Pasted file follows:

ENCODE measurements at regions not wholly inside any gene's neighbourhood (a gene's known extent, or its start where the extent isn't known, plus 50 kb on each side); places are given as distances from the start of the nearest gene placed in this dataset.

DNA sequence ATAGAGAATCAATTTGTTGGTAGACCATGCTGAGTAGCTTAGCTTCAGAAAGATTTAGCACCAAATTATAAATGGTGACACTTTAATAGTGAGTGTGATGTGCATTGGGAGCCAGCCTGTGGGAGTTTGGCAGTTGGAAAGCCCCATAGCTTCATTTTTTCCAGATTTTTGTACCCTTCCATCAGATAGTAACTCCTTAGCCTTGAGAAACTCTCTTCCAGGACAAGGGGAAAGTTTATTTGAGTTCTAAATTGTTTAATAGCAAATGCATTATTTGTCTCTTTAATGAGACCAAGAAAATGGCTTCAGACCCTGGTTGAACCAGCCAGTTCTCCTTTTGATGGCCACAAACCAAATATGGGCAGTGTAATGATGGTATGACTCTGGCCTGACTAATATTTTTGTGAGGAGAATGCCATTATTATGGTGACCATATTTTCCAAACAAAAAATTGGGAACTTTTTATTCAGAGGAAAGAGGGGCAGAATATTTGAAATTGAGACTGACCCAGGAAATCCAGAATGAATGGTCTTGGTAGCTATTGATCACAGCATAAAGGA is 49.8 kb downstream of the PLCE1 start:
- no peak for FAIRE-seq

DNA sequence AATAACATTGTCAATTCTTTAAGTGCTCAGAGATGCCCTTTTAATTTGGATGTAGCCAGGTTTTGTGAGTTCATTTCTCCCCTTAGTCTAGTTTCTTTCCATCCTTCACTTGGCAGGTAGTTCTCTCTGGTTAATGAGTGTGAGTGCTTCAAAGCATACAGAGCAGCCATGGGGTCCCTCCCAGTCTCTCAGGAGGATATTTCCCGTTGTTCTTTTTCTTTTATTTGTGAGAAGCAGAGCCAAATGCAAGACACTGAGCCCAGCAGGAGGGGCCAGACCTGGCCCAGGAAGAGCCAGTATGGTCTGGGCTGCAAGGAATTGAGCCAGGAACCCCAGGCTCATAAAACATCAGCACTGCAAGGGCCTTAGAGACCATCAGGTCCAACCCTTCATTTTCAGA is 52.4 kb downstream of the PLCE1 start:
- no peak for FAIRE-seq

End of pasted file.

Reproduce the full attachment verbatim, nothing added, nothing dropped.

ENCODE measurements at regions not wholly inside any gene's neighbourhood (a gene's known extent, or its start where the extent isn't known, plus 50 kb on each side); places are given as distances from the start of the nearest gene placed in this dataset.

DNA sequence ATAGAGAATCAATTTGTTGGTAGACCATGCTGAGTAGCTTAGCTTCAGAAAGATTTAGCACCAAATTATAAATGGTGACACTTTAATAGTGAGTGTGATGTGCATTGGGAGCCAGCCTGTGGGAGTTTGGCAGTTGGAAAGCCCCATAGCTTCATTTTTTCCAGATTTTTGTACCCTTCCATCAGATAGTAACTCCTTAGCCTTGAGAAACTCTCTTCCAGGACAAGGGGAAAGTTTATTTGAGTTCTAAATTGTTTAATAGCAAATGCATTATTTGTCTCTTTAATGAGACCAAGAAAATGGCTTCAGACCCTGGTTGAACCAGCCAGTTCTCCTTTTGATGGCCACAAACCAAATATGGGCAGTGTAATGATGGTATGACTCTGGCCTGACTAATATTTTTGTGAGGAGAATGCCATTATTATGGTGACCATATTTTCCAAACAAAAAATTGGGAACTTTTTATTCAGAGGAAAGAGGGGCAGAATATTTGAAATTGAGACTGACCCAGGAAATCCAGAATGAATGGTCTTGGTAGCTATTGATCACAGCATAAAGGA is 49.8 kb downstream of the PLCE1 start:
- no peak for FAIRE-seq

DNA sequence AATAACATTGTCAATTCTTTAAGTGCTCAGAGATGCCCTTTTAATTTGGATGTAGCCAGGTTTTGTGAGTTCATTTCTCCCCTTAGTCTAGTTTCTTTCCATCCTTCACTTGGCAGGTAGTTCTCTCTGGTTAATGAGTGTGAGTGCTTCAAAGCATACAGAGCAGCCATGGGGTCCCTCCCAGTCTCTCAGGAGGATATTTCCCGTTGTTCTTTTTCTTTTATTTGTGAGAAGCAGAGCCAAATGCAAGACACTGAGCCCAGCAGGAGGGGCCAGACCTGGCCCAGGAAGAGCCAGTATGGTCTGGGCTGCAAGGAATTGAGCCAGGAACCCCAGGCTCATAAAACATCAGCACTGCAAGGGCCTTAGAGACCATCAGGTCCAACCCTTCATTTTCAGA is 52.4 kb downstream of the PLCE1 start:
- no peak for FAIRE-seq